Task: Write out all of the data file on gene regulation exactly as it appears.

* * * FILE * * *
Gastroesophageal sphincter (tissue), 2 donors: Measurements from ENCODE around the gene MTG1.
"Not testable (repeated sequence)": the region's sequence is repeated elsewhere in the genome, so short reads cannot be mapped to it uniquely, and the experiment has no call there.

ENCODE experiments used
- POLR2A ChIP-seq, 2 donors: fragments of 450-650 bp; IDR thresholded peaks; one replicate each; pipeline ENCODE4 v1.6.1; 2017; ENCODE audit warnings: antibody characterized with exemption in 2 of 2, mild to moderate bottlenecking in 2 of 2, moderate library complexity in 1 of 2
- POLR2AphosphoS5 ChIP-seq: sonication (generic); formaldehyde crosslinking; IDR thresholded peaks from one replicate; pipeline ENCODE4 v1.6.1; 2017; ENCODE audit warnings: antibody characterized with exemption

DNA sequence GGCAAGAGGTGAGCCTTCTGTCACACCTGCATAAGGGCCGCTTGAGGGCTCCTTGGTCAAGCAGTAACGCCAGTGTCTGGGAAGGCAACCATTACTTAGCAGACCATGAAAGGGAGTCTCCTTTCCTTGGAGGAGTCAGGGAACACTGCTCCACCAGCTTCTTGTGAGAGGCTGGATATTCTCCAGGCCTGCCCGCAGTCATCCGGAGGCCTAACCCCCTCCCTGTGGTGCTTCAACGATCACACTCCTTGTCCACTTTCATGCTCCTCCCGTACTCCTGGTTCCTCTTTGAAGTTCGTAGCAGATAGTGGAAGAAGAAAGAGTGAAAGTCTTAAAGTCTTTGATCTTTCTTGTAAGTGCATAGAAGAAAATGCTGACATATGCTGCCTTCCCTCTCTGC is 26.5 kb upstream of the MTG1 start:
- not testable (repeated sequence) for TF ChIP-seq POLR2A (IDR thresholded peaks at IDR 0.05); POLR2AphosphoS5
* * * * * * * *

Gastroesophageal sphincter (tissue), 2 donors: Measurements from ENCODE around the gene MTG1.
"Not testable (repeated sequence)": the region's sequence is repeated elsewhere in the genome, so short reads cannot be mapped to it uniquely, and the experiment has no call there.

ENCODE experiments used
- POLR2A ChIP-seq, 2 donors: fragments of 450-650 bp; IDR thresholded peaks; one replicate each; pipeline ENCODE4 v1.6.1; 2017; ENCODE audit warnings: antibody characterized with exemption in 2 of 2, mild to moderate bottlenecking in 2 of 2, moderate library complexity in 1 of 2
- POLR2AphosphoS5 ChIP-seq: sonication (generic); formaldehyde crosslinking; IDR thresholded peaks from one replicate; pipeline ENCODE4 v1.6.1; 2017; ENCODE audit warnings: antibody characterized with exemption

DNA sequence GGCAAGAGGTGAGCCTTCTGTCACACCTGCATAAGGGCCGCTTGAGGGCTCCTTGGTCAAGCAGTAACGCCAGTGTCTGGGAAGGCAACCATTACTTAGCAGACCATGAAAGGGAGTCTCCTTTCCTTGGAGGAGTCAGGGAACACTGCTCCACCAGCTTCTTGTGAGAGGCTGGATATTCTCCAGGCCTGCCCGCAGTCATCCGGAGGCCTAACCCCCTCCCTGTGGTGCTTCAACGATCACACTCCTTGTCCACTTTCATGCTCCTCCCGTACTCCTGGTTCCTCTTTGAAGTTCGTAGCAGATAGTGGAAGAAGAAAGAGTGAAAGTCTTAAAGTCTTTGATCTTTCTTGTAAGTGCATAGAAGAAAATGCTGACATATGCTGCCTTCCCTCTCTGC is 26.5 kb upstream of the MTG1 start:
- not testable (repeated sequence) for TF ChIP-seq POLR2A (IDR thresholded peaks at IDR 0.05); POLR2AphosphoS5